But for some consumers of torture porn like corpus vile advocating for justice = 'murder groupie'.
11-30-2017 , 09:59 AM
Quote:
Originally Posted by corpus vile Making a Murderer
It's very telling that nobody itt has been able to provide specific examples of unequivocal coercion, despite the transcripts & entire interview available for their dissection.
It's very telling that corpus vile has put people on 'ignore' so that he won't accidentally read answers to his demands and has not taken the trouble to read Duffin's decision granting Brendan habeas relief including many specific examples and case law precedents to back it up.

Since reddit posts have become popular lately, here's something that might be of interest:
Quote:
Brendan's Habeas Corpus Decision: A HUGE 'F*!k You' to The Wisconsin Appeals Process!

This was no small decision. I do not mean because it is HUGE international news, I mean this is HUGE because for a court to grant habeas relief, that means the court system in Wisconsin has to have made decisions / rulings that were not merely wrong, but so wrong that no reasonable judge could have reached that decision / ruling.

It was a good read. I would suggest looking through if you haven't already. It is an excellent summary of almost everything to do with Brendan. A couple of people may have got let off easy (MW and TF) but LK and MO got their asses handed to them almost to my satisfaction. Also, and much more significantly, the Wisconsin Appeals process came off horribly in this decision.

We should for sure see some changes in Wisconsin.

It it just the beginning!
Habeas Corpus Decision: A Failure of The Wisconsin Court System
Brendan's Post Conviction Appeals (Pre Making A Murderer)

Dassey's post-conviction hearing included testimony of one of Dassey’s trial attorneys, the prosecutor, a social psychologist, Kachinsky, O’Kelly, and Richard Leo, an expert in false confessions.

The Circuit Court denied Dassey post-conviction relief on December 13, 2010.

Dassey appealed, and on January 30, 2013, in an unpublished per curiam decision the Wisconsin Court of Appeals affirmed his conviction.

The Wisconsin Supreme Court denied Dassey’s petition for review on April 1, 2013.

You can bet William E Duffin (Judge who ordered Brendan's decision just pissed off some people.

The Failure of The Wisconsin Court System

The Supreme Court long ago detached the admissibility of a confession from its reliability and made voluntariness alone the benchmark of admissibility.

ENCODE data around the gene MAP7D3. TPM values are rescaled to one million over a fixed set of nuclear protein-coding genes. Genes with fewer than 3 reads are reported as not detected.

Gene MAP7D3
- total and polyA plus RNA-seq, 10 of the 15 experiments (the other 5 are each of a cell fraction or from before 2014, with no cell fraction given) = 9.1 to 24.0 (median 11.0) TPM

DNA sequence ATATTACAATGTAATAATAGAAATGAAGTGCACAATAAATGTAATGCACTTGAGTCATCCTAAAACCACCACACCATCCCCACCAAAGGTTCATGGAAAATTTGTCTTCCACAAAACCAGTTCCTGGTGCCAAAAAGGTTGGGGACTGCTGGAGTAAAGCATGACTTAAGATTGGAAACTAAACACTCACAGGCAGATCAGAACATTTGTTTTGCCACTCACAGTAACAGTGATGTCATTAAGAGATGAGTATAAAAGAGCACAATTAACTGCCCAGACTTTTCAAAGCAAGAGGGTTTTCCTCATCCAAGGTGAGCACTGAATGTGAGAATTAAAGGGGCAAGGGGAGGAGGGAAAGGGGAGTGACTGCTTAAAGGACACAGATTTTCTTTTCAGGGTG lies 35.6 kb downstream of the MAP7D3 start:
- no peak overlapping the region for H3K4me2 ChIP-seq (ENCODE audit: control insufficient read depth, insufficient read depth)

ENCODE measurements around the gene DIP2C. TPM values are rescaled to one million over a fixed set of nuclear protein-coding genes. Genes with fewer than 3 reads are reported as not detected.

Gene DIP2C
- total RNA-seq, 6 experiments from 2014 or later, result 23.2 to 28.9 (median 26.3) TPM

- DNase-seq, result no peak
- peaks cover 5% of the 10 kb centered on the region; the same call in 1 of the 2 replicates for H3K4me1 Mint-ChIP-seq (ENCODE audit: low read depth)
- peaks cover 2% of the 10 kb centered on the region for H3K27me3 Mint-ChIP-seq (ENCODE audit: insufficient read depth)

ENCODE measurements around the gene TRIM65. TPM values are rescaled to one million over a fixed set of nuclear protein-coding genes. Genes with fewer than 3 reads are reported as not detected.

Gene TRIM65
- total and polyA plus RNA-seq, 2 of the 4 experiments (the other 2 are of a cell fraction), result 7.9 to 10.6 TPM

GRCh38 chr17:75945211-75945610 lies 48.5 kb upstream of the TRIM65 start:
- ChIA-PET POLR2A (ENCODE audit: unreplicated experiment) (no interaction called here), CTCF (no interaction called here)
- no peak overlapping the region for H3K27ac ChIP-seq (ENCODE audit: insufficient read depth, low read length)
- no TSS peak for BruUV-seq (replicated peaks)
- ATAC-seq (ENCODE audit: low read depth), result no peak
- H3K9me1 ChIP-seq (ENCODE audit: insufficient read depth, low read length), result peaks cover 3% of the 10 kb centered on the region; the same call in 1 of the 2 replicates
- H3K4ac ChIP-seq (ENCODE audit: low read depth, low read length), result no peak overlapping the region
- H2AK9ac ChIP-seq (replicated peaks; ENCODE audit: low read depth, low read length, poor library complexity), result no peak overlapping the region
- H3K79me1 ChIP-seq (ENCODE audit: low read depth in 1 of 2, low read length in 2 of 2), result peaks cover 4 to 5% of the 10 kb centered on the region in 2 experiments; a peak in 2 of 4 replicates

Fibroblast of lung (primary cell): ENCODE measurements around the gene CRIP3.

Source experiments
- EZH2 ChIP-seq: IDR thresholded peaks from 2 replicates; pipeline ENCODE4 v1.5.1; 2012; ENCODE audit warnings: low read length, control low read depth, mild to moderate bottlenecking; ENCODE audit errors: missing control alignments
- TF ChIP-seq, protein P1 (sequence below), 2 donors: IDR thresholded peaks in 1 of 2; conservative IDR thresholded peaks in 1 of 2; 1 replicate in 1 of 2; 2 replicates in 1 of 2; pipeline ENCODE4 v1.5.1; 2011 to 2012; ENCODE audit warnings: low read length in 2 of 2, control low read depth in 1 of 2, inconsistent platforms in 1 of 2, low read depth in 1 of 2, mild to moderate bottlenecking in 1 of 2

The Supreme Court has long recognized that a false promise is a powerful force in overcoming a person’s free will. A confession, in order to be admissible, must be free and voluntary: that is, must not be extracted by any sort of threats or violence, nor obtained by any direct or implied promises

The state courts unreasonably found that the investigators never made Dassey any promises during the March 1, 2006 interrogation. The investigators repeatedly claimed to already know what happened on October 31 and assured Dassey that he had nothing to worry about. These repeated false promises, when considered in conjunction with all relevant factors, most especially Dassey’s age, intellectual deficits, and the absence of a supportive adult, rendered Dassey’s confession involuntary under the Fifth and Fourteenth Amendments.

The Wisconsin Court of Appeals’ decision to the contrary was an unreasonable application of clearly established federal law.


Take that The Wisconsin Court of Appeals

(And just for fun) A f*ck you to Judge Fox:

Having thoroughly reviewed the trial transcript, the court has no difficulty concluding that the admission of Dassey’s confession was not a harmless error. Dassey’s confession was, as a practical matter, the entirety of the case against him on each of the three counts.

Yes it was a harm-filled error.

F*ck you Fox.

When the investigators’ promises, assurances, and threats of negative consequences are assessed in conjunction with Dassey’s age, intellectual deficits, lack of experience in dealing with the police, the absence of a parent, and other relevant personal characteristics...

...the free will of a reasonable person in Dassey’s position would have been overborne.


Consequently, the court finds that the confession Dassey gave to the police on March 1, 2006 was so clearly involuntary in a constitutional sense that the court of appeals’ decision to the contrary was an unreasonable application of clearly established federal law.